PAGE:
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Sandra Starnes, MD, is chief of the thoracic surgery division for the UC College of Medicine Department of Surgery.
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John Morris, MD
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Publish Date: 10/31/13
Media Contact: Katie Pence, 513-558-4561
Patient Info:

To reach the Lung Cancer Screening Program, call 513-584-LUNG or learn more at uccancer.com/lungcancer. To reach the Win By Quitting Smoking Cessation Clinic, call 513-584-QUIT.

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HEALTH LINE: Lung Cancer Screening a Viable Option for Early Detection

CINCINNATI—In 2011, the National Cancer Institute published data supporting chest CT scans as an effective lung cancer screening tool for a high-risk patient population. The study showed that when heavy smokers were screened with low-radiation dose CT scans versus traditional chest X-rays, there was a 20 percent reduction in lung cancer-related deaths.

A separate UC-based trial evaluating chest CT scans in a population of 132 heavy smokers, which was published in 2011, also supported the imaging technique as a viable screening tool in a high-risk population.

For nearly a year now, UC Health and the UC Cancer Institute have been using CT scans to screen for lung cancer in its earliest stages—a time when it’s most treatable. The UC Cancer Institute Lung Cancer Screening Program screened its 100th patient in August—reaching the milestone four months earlier than expected—and is on pace to screen its 150th patient by the end of November.

Sandra Starnes, MD, John B. Flege, Jr. Chair in Cardiothoracic Surgery and associate professor at UC, UC Health thoracic surgeon and co-leader of the UC Cancer Institute Comprehensive Lung Cancer Center, along with John Morris, MD, says that individuals who have smoked a pack of cigarettes a day for more than 30 years and are over the age of 55 are considered at the highest risk.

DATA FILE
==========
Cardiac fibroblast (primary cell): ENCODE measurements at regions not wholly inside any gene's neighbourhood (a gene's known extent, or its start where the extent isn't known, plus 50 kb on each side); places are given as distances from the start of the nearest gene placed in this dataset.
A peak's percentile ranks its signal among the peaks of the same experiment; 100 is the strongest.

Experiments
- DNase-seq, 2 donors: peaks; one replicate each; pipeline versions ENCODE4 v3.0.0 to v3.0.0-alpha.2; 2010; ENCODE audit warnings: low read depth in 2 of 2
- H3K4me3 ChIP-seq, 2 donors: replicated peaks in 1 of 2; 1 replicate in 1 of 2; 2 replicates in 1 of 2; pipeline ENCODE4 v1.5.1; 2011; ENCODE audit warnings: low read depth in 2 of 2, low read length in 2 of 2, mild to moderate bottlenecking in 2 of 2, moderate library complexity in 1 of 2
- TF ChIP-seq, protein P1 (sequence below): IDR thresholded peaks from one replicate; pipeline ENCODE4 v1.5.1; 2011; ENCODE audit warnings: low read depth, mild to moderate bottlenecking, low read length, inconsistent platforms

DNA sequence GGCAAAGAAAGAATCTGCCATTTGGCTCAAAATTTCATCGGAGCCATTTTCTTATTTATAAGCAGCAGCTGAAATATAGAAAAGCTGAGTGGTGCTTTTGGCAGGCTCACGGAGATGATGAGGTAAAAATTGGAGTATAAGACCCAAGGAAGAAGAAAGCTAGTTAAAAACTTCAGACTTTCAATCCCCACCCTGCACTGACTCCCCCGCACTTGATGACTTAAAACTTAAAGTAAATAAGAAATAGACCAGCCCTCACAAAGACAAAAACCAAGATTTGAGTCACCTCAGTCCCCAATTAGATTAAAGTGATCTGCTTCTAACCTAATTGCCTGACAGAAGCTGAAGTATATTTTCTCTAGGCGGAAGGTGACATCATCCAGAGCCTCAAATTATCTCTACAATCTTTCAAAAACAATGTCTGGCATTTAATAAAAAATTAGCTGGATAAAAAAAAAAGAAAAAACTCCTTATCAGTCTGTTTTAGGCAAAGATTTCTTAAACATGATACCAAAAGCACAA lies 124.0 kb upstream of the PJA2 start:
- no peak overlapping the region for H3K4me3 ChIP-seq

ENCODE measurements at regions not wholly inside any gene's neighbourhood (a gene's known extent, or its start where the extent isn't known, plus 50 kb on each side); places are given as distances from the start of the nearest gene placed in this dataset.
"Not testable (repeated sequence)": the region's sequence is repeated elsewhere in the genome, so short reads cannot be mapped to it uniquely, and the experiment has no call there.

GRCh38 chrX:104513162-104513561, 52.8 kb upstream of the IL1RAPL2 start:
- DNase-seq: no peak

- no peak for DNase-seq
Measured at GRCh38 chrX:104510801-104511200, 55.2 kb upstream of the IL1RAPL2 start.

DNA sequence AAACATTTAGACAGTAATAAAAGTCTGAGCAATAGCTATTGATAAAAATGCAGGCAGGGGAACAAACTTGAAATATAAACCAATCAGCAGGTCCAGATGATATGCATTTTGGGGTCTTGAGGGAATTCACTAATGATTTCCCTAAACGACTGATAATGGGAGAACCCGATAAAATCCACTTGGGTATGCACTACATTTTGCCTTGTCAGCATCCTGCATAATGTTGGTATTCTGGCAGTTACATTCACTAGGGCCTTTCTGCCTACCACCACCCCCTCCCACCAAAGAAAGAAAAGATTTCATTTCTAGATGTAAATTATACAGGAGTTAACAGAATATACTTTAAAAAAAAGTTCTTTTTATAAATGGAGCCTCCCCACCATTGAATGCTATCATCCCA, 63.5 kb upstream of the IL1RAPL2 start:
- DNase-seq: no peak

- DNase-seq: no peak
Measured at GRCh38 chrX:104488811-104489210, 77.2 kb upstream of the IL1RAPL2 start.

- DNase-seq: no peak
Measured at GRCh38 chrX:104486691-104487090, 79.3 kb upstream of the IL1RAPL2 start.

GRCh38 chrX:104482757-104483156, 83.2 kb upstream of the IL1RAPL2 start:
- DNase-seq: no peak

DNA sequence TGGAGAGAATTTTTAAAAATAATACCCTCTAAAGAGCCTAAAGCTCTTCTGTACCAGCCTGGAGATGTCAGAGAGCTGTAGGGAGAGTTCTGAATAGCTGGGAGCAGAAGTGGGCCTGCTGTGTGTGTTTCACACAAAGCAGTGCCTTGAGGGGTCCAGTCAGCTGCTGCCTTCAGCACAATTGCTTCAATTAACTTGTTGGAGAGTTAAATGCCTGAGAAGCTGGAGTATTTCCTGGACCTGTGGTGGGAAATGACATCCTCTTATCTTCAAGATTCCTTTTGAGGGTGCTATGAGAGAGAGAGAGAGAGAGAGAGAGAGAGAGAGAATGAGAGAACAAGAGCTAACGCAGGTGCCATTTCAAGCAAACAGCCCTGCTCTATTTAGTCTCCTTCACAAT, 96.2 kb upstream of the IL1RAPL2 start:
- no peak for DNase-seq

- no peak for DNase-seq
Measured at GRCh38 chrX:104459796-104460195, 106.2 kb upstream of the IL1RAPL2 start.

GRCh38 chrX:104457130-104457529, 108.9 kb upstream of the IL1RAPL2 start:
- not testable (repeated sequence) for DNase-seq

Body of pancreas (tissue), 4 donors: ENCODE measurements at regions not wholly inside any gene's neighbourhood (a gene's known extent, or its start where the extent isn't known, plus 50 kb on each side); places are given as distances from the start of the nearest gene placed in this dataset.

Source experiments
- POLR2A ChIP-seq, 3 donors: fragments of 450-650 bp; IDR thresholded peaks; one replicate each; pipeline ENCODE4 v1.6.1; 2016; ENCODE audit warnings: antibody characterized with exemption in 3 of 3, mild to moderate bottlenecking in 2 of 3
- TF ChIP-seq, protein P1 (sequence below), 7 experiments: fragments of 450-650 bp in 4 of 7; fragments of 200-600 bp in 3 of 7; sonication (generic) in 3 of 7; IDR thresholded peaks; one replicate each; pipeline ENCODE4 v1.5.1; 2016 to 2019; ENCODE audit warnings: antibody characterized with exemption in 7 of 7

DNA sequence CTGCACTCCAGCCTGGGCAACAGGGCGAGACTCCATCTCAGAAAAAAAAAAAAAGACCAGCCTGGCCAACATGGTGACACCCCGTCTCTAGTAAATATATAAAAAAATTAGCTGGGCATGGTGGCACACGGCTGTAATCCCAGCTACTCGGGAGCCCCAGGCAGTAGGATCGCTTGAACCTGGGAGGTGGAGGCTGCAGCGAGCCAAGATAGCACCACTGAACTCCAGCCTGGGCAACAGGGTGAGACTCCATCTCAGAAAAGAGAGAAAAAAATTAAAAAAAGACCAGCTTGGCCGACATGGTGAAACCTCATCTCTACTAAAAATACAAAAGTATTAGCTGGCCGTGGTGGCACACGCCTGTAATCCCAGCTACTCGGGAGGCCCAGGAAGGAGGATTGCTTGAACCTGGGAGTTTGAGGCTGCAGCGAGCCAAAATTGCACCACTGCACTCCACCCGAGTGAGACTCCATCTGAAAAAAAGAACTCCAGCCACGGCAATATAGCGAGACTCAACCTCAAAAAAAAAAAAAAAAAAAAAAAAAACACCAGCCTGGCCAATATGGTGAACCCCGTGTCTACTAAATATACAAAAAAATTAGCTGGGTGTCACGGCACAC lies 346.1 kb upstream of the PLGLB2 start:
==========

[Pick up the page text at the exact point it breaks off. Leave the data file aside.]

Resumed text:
Starnes estimates that 90 percent of lung cancer diagnoses are made in current or former smokers. The Greater Cincinnati area has a lung cancer rate that is consistently higher than the general population, primarily due to our region’s high smoking rate.

"We use low-radiation dose chest computed tomography, CT scans, for screening, which is used to identify unrecognized disease in people who have no signs or symptoms in an attempt to intervene earlier when disease is generally more treatable,” she says.


"This allows lung cancer specialists to view the lungs one ‘slice’ at a time. Nodules that are too small to show up on a chest X-ray are more likely to be detected and specialists can more accurately follow up on concerning lesions,” Starnes adds.


Starnes adds that scans are performed under a strict clinical protocol that capitalizes on the expertise of the entire multidisciplinary UC Cancer Institute lung cancer team to produce the most accurate results for patients.

The UC Cancer Institute program was given a boost in July 2013 when the United States Preventive Services Task Force (USPSTF) issued a draft recommendation giving its second-highest approval rating for CT screening for lung cancer for those at high risk. The recommendation is similar to the recommendation for breast cancer screening for women over 40 years of age, and if approved by the USPSTF, lung cancer screening would be covered as a preventive screening under the Affordable Care Act.


In January, UC’s program was recognized by the Lung Cancer Alliance for following the National Framework for Screening Excellence and Continuum of Care. By August, the UC Cancer Institute was one of 100 national centers recognized for following best practices for residents who are at an increased risk for lung cancer. It is the only local program to be recognized.



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